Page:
Moses tells the children of Israel that they will not be expected to fight. There are instances where God fought and secured victory for Israel in the Bible (2 Kings 7:5-7, 2 Kings 19:35-37). In some cases, like this one, the Israelites simply had to be still, stand and watch God at work. In others, (Judges 7; 2 Sam 5:23-25), God provides the battle plan and assistance in the battle itself but requires the people to fight for themselves. This time, however, the Lord would do all the work. God requires us to stand still and let Him fight for us. This is often difficult for us, particularly because oftentimes God does not work the way we envisage He will work. Moses reminds the Israelites in Deuteronomy 1 of the importance of having courage and trusting God at the edge of the Promised Land. Forty years earlier, the Israelites had spied out the land and ten out of the twelve spies had convinced them that they were unable to go up against the Canaanites, who were too big and too strong (Numbers 13:31-33). Due to that generation s lack of faith, they were not allowed to enter the Promised Land. Moses tells the new generation to avoid their fathers’ lack of faith: “Then I said to you, do not be terrified, or afraid of them. The Lord your God, who goes before you, He will fight for you, according to all He did for you in Egypt, before your eyes” (Deuteronomy 1:29-30). As God s people obeyed in faith, they would be victorious at every turn. “The horse is prepared for the day of battle, but deliverance is of the Lord” (Proverbs 21:31).
We must understand that we do not have the strength to fight our own battles. Pharaoh had an army of tens of thousands. Egypt was the dominant power of the time, with an army that was well trained and experienced. The Israelites were newly freed slaves who should have been easy prey for the Egyptian army. Instead, the Egyptian army was wiped out. In the context of our Christian walk, we will face battles and persecution as we follow Christ (2 Tim 3:12). God however promised that nothing shall separate us from His love (Rom 8:35) and that we are more than conquerors (Rom 8:37). The Lord told Israel He would fight for them, and He did. The Lord told the people they would not need to fight, and they did not. They simply needed to rely on Him. That is one lesson we must all learn when challenges arise. God will fight for you, as you seek to serve Him.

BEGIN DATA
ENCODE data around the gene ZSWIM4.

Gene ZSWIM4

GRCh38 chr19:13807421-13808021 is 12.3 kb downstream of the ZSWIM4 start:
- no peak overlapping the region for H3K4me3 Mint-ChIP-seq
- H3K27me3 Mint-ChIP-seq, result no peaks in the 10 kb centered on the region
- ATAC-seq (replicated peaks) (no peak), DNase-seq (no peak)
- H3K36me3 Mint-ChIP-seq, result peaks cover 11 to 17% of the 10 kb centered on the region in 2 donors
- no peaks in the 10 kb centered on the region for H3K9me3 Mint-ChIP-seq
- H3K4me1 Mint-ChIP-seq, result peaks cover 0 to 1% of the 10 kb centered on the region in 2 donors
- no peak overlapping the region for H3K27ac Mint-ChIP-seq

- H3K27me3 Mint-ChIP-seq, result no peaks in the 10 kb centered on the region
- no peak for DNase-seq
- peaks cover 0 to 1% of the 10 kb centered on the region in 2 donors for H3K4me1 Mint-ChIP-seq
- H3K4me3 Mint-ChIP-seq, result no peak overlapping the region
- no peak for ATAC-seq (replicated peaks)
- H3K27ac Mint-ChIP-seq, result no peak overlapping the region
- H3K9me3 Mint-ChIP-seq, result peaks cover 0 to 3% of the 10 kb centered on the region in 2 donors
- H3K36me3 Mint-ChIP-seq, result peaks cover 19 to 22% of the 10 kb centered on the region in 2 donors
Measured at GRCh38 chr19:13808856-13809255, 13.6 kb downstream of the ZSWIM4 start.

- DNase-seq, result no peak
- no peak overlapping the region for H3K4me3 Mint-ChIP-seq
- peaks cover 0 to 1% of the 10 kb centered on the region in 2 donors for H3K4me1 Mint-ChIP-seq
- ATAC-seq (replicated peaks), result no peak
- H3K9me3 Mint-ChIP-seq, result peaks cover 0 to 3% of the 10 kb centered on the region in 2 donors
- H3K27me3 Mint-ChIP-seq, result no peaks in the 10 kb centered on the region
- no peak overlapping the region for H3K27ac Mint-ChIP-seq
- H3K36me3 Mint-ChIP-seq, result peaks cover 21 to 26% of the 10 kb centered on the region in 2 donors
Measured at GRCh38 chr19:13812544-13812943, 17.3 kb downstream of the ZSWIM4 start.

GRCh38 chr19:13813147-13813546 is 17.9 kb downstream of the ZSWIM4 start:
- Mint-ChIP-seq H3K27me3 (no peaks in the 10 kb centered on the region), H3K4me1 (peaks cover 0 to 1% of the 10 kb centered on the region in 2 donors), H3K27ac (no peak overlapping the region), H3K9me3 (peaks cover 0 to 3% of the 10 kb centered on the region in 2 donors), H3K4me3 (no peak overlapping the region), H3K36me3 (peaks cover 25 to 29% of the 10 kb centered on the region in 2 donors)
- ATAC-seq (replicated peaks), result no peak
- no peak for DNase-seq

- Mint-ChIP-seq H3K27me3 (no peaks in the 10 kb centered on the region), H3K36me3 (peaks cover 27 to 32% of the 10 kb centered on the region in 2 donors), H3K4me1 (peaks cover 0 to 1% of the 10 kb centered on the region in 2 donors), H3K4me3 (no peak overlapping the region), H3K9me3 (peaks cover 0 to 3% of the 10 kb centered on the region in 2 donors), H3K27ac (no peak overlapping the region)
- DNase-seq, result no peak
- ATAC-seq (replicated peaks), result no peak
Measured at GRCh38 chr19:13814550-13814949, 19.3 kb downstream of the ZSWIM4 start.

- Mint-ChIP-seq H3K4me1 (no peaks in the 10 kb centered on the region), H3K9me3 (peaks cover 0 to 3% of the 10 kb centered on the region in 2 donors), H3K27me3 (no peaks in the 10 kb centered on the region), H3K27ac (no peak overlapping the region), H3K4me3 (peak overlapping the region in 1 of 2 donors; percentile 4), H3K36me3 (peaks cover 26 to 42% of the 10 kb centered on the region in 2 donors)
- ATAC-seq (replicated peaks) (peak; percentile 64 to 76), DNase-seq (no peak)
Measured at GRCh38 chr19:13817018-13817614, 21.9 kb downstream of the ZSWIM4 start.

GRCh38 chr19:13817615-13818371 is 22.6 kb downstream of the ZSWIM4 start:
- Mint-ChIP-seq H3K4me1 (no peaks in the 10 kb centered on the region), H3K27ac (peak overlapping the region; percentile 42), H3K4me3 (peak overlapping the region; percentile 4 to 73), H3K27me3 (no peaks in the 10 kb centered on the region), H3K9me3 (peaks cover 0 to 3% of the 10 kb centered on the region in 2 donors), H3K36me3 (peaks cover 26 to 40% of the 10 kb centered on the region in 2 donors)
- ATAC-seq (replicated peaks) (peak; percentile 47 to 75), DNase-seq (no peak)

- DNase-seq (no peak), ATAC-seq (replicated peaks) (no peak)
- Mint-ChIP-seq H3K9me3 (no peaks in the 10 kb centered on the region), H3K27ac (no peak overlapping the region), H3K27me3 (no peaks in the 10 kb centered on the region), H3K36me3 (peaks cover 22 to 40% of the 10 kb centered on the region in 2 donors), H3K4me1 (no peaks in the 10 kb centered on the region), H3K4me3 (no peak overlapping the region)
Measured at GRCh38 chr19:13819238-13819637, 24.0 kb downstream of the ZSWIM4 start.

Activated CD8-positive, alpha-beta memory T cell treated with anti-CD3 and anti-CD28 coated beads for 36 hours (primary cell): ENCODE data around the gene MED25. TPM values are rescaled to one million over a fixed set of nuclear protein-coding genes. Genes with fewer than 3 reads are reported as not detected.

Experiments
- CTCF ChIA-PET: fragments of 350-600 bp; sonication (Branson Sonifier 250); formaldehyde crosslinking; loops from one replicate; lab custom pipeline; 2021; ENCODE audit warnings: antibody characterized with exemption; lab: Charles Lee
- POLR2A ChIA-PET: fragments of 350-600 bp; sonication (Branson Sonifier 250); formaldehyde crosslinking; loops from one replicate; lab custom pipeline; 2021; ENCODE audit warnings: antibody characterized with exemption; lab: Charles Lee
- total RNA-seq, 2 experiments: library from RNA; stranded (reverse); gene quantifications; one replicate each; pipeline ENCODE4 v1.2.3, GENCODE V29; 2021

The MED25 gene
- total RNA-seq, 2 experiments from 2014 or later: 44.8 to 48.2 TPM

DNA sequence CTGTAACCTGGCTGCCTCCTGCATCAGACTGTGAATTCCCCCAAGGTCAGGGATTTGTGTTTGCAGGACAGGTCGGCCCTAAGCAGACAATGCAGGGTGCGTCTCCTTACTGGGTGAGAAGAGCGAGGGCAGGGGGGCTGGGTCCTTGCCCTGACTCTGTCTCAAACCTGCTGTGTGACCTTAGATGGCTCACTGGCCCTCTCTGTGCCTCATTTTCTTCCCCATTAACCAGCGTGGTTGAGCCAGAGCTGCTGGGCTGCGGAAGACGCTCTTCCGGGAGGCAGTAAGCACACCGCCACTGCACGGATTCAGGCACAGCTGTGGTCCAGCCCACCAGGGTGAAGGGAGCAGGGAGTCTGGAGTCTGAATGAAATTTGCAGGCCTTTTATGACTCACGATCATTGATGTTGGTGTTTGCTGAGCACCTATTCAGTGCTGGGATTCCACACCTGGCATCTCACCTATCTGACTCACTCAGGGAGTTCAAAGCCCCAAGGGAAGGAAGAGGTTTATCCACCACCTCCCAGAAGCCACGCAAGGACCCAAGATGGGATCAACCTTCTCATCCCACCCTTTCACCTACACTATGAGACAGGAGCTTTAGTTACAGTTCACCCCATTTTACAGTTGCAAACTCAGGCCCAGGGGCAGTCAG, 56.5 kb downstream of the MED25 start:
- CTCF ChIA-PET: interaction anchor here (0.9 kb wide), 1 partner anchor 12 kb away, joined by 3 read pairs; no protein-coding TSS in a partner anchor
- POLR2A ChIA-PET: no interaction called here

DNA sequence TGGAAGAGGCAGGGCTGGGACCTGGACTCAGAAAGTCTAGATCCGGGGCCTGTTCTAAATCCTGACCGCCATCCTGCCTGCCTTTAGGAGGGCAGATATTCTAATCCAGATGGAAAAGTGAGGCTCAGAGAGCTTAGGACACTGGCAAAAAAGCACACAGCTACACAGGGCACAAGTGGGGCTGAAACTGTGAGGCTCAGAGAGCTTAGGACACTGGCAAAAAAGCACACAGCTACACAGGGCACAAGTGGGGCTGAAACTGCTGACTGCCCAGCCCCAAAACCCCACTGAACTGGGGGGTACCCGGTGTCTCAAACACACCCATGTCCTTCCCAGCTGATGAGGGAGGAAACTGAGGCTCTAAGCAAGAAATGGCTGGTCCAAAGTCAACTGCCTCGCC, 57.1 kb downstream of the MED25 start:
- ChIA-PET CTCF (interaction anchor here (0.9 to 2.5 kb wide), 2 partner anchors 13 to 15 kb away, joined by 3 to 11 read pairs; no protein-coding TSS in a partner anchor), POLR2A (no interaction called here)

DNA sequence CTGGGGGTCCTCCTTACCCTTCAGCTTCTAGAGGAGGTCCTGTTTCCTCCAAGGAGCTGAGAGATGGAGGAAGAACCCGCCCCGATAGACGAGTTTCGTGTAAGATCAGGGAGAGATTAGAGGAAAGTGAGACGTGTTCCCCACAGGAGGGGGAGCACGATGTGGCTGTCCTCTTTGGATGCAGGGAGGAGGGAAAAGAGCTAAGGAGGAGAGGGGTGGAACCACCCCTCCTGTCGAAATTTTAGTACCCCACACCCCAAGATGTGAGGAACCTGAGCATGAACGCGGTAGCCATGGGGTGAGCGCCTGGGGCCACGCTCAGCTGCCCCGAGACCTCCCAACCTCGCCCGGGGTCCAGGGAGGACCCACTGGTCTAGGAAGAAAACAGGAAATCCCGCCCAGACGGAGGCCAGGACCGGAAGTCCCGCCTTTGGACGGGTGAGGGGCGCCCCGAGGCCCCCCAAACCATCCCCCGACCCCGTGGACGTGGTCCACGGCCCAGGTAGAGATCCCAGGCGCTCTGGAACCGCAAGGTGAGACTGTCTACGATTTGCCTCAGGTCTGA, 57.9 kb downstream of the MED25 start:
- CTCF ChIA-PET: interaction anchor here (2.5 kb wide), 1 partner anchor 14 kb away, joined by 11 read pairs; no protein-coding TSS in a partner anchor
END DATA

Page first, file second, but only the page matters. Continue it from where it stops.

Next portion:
Exodus 14:14 is a verse which actually talked about the responsibility of God to His people. Moses assured the people that the Lord will fight for them. Let s try to x-ray these verses 13 and 14 further. And Moses said to the people, "Fear not, stand firm, and see the salvation of the LORD, which he will work for you today; for the Egyptians whom you see today, you shall never see again. (Exo. 14:13). And Moses said to the people may be shortened to "Moses answered". Fear not is the first of three short commands to calm the people; this is a way of Moses telling the fearful and panicking Israelites to not be afraid just as they were doing. Fear produces nothing good, one cannot think straight and rightly in the face of possible fear. So, it is important to first deal with fear so as for them to be able to think clearly in order to make right decision and see clearly what to do. It means simply " do not be afraid!" (TEV), or "Have no fear." The basic meaning of the word for Stand firm is to take one s position (as in verse 2:4), so TEV has "Stand your ground." CEV interprets it to mean "Be brave," but this should not suggest that they were to resist the Egyptians. TOT version simply has "Wait." This order or instruction is also telling the Israelites that after they have released their fear, they now need to develop the necessary courage and a sense of bravery, they need to be still, they need to be calm. The absence of fear many a time produces courage and boldness to face challenges, it breeds faith.